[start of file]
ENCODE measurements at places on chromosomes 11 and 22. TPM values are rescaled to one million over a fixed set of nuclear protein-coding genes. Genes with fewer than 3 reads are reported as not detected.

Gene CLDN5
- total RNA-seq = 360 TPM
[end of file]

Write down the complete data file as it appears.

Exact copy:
ENCODE measurements at places on chromosomes 11 and 22. TPM values are rescaled to one million over a fixed set of nuclear protein-coding genes. Genes with fewer than 3 reads are reported as not detected.

Gene CLDN5
- total RNA-seq = 360 TPM